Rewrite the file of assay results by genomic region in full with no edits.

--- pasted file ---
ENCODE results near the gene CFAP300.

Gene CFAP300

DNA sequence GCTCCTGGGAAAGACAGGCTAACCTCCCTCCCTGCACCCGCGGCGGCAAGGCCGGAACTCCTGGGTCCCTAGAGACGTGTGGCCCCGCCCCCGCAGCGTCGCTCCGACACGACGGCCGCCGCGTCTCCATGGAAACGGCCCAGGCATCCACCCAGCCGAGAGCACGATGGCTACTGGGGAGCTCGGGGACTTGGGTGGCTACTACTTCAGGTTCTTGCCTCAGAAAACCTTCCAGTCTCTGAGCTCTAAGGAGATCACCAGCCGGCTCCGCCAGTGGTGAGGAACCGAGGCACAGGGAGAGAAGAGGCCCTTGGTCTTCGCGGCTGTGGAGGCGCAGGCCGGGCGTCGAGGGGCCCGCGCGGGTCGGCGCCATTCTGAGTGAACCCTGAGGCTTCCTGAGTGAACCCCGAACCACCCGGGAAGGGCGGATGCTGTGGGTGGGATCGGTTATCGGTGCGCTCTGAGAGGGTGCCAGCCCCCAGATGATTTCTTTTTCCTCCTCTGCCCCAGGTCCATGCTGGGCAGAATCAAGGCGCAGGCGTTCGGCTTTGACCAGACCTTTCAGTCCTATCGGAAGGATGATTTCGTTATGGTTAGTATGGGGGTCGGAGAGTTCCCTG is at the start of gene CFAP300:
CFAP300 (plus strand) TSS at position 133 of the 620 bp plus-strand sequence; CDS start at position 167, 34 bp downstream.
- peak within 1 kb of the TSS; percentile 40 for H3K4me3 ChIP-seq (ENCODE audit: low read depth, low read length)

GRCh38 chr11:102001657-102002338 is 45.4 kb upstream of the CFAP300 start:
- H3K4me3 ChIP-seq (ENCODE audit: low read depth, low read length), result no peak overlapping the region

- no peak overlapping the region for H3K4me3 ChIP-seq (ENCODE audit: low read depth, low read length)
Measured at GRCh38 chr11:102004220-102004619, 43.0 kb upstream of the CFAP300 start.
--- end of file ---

ENCODE results near the gene CFAP300.

Gene CFAP300

DNA sequence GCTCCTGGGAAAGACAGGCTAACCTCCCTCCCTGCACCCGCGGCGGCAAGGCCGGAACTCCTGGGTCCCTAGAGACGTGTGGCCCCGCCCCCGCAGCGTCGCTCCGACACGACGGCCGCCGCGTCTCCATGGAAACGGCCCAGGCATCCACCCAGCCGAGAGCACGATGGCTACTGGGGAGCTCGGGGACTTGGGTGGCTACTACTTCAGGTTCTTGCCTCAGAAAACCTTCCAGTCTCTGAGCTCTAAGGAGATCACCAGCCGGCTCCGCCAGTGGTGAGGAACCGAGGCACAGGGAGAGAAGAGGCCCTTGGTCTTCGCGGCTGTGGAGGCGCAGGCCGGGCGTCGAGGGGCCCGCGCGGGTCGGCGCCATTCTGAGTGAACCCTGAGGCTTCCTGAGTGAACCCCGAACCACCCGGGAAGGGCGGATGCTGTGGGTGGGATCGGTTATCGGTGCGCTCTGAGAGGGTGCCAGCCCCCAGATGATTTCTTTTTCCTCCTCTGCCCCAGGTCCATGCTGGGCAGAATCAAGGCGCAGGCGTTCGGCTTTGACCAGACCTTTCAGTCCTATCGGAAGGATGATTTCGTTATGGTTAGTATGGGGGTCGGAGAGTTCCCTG is at the start of gene CFAP300:
CFAP300 (plus strand) TSS at position 133 of the 620 bp plus-strand sequence; CDS start at position 167, 34 bp downstream.
- peak within 1 kb of the TSS; percentile 40 for H3K4me3 ChIP-seq (ENCODE audit: low read depth, low read length)

GRCh38 chr11:102001657-102002338 is 45.4 kb upstream of the CFAP300 start:
- H3K4me3 ChIP-seq (ENCODE audit: low read depth, low read length), result no peak overlapping the region

- no peak overlapping the region for H3K4me3 ChIP-seq (ENCODE audit: low read depth, low read length)
Measured at GRCh38 chr11:102004220-102004619, 43.0 kb upstream of the CFAP300 start.